How Canadian-Lebanese architect Samir Saddi is trying to rebuild the Arab world

How Canadian-Lebanese architect Samir Saddi is trying to rebuild the Arab world
This is an image of Ibn Toulon Mosque in old Cairo. (Supplied)
Short Url
Updated 29 May 2021

How Canadian-Lebanese architect Samir Saddi is trying to rebuild the Arab world

How Canadian-Lebanese architect Samir Saddi is trying to rebuild the Arab world
  • The Beirut-born architect has dedicated his life to documenting traditional Arab architecture and encouraging others to incorporate heritage into modern designs

DUBAI: After recently coming fifth in the UNESCO International Competition for the Reconstruction and Rehabilitation of Mosul’s Al-Nouri Mosque with his team, Samir Nicolas Saddi has big plans for heritage rehabilitation around the Middle East.

The Beirut-born Canadian-Lebanese architect, who founded the Arab Research Center for Architecture and Design of the Environment (ARCADE) back in 1990, has dedicated his life to documenting the fragile traditional environment in the Middle East and proposing innovative approaches to sustainable architecture — as he did in the UNESCO competition.

“The aim of rebuilding Al-Nouri Mosque is very symbolic, given the level of destruction occurring in the Arab world,” he told Arab News. “It was especially symbolic for me as I am very concerned with how to rebuild the Arab world, particularly the countries which have been devastated by war. So it was a great opportunity.”




A tragedy happened when Saddi was preparing to visit Syria to document Aleppo. (Supplied)

Saddi’s team of architects from France and Dubai looked at how to integrate the mosque within Mosul’s architecture, which he describes as having a “unique historic pattern.” Their aim was to find a way to make it available for local people to rebuild, based on their knowledge of their own architecture.

“We had a lot of passionate discussions about architecture in the Arab world, especially the historic cities,” Saddi explained, as he spoke of his interest in opening up the Gulf to young French consultancies. “My role was really to inform the team about the Middle East. I might also be working with the team on other projects and opening up France to the Middle East and to the Arab world, which is great, because the Arab world — especially the GCC — is mostly collaborating with American and British consultants.”
Saddi’s own journey dates back decades, starting in Lebanon when he finished his studies as an architect in 1974. At the time, it seemed the country was heading into a fruitful and prosperous era, and Saddi was already working with a large architectural firm on projects to be developed over the next 10 years. But all of that abruptly came to a halt when the country’s devastating civil war broke out in 1975. “At first, we thought it would only last a couple of months, and then it took 19 years” Saddi told Arab News.




Old Aleppo souks. (Supplied)

“I realized that there was no time to document what Beirut was because we had immediately entered into a zone where people were fighting and my aim was really to document Beirut city center, which was an amazing place, and other places in the capital,” he said.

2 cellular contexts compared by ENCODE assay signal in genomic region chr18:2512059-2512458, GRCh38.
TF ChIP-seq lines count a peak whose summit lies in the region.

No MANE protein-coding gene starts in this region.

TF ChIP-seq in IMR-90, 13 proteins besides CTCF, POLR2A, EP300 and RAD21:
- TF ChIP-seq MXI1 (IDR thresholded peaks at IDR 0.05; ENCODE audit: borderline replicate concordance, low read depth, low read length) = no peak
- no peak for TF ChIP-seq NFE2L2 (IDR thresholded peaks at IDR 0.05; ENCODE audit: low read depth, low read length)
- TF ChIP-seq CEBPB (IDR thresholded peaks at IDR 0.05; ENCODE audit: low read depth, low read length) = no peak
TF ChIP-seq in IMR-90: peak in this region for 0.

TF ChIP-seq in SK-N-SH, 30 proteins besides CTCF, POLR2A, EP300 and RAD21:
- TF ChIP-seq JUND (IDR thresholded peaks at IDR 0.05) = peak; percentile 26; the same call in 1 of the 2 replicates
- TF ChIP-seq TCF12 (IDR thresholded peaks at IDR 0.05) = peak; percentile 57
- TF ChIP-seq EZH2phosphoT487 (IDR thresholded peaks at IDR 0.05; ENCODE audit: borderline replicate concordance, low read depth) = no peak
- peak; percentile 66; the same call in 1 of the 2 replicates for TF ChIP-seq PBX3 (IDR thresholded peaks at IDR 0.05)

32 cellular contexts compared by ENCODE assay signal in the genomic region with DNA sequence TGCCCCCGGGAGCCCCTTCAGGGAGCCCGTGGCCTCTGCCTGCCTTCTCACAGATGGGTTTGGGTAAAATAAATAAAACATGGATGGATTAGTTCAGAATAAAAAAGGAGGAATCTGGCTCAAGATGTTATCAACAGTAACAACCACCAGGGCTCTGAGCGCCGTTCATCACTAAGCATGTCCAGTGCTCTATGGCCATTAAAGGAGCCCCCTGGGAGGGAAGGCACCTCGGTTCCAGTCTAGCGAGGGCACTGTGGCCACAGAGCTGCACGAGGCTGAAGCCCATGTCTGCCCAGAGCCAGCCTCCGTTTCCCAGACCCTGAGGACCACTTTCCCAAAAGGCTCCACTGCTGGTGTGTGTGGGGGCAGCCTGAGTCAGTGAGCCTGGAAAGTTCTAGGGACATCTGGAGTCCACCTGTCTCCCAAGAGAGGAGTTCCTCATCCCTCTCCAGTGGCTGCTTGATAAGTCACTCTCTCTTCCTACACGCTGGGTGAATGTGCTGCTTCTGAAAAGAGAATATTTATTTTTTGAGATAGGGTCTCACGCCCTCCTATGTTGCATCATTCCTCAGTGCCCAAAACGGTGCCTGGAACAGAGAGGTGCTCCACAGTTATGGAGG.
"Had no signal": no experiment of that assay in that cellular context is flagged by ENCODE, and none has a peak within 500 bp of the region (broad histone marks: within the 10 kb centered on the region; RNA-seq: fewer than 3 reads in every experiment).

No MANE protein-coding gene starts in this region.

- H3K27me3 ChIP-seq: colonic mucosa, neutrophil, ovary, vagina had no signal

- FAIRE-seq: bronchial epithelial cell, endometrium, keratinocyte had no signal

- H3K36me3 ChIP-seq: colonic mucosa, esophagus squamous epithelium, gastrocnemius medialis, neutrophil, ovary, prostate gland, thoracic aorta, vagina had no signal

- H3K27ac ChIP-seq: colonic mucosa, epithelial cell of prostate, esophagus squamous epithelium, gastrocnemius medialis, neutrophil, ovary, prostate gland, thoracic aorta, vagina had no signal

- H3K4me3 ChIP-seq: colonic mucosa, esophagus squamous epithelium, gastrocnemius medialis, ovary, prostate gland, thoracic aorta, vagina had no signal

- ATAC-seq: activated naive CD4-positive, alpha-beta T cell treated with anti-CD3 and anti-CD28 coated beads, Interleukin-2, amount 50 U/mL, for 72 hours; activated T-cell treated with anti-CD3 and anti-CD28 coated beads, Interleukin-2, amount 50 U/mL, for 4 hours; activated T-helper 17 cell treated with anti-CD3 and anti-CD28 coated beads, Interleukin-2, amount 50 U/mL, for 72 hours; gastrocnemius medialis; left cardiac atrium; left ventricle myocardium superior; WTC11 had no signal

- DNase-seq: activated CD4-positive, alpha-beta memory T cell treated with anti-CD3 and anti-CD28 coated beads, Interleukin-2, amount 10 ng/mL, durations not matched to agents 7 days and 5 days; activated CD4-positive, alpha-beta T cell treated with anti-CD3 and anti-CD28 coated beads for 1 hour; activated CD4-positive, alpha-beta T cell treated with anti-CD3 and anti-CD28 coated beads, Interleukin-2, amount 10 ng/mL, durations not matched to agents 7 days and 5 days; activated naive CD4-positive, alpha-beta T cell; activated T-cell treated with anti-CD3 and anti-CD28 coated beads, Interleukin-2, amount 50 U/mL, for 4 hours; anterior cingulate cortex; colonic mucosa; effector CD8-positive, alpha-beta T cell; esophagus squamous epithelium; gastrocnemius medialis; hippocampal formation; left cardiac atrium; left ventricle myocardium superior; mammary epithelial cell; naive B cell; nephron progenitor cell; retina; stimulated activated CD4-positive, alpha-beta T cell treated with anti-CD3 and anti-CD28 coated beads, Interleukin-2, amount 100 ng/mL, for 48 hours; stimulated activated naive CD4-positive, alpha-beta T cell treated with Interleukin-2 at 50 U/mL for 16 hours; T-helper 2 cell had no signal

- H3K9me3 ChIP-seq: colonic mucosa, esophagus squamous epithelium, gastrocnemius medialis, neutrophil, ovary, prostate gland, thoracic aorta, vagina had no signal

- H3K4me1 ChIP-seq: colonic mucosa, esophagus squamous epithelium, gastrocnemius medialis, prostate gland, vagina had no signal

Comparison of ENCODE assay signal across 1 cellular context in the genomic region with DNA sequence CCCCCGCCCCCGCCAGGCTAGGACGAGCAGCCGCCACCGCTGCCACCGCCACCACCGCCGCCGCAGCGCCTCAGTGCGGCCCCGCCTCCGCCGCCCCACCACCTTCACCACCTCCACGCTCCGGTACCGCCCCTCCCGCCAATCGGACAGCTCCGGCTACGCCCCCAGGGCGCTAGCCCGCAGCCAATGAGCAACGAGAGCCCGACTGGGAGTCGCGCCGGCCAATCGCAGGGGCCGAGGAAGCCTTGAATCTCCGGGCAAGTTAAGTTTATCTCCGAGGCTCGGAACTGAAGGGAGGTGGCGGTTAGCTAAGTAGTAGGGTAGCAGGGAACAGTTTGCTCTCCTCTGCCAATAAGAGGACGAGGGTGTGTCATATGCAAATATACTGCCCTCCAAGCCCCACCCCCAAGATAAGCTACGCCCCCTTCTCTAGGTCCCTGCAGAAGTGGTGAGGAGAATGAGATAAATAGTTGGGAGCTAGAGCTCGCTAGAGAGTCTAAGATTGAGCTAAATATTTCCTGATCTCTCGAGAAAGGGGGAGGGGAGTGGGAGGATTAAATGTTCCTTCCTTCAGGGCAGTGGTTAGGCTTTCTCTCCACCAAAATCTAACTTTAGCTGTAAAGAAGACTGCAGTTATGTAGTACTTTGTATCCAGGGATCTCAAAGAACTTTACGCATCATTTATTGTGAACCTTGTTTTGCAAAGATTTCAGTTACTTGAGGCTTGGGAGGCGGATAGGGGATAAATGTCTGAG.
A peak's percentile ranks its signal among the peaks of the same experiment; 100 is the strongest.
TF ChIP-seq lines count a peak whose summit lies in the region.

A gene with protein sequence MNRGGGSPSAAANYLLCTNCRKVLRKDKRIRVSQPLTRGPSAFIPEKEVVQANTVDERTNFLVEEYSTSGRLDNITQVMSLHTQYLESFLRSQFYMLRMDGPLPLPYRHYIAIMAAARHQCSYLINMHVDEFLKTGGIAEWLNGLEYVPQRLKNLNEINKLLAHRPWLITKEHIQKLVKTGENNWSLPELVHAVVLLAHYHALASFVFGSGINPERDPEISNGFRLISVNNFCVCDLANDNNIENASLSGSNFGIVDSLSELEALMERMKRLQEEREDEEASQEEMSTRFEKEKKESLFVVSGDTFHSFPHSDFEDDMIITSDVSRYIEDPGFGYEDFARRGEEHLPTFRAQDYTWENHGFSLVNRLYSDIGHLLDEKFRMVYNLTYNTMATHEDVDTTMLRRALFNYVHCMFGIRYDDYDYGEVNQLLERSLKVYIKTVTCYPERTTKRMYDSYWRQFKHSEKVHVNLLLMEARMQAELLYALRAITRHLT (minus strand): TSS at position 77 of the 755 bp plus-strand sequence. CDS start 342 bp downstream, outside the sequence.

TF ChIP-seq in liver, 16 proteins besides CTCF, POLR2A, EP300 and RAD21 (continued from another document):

For Saddi, documenting historic or traditional architecture was crucial in such a fast-moving world in which time seemed to be running out for such places.

A similar tragedy happened when Saddi was preparing to visit Syria to document Aleppo, Damascus and other ancient Arab cities with rich heritage. “But the war happened, so Aleppo was gone, and so on and so forth,” Saddi said. “I visited Aleppo in 2000 for a couple of days and I took some pictures but today, it is ruined.”




For him, old Jeddah — also known in Arabic as the Balad — is one of the most significant of those cities. (Supplied)

The main idea behind ARCADE, he said, is to “document these places because, at least, if you have documentation, you can photograph the urban architecture, and later on elaborate a lot of research that will consolidate modern contemporary architecture and projects.”

He mentioned the fact that international architects commonly work on projects in the Gulf and the Middle East today, despite not really being familiar with the essence of the region’s architecture. “So the design is often coming from far away and is not related to the reality of the people on the ground,” he said.




He spent three years taking photos of old Jeddah, from 1994 to 1997. (Supplied)

Saddi is now working with his peers in Europe on a book about historic Arab cities in the Middle East. For him, old Jeddah — also known in Arabic as the Balad — is one of the most significant of those cities. He spent three years taking photos of old Jeddah, from 1994 to 1997, with the aim of safeguarding the old city and participating in its redevelopment.

Old Cairo is another city that ranks high on his list. “Today, it is a very big project,” he noted. “In 2017, I had time to go and really document the historic Cairo, which is amazing, and there is a lot to do. Today, it is a real project — Egypt is keen on restoring and rehabilitating Old Cairo.”

He described it as a “monumental zone” with exceptional buildings representing a perfect example of Islamic architecture, along with old churches. “Cairo is really very important to preserve,” he said.




Old Cairo is another city that ranks high on his list. (Supplied)

Saddi spoke of many other cities in the Arab world which he believes it is crucial to rehabilitate so that people remember and recognize them as the beacons of rich urban architecture that they are.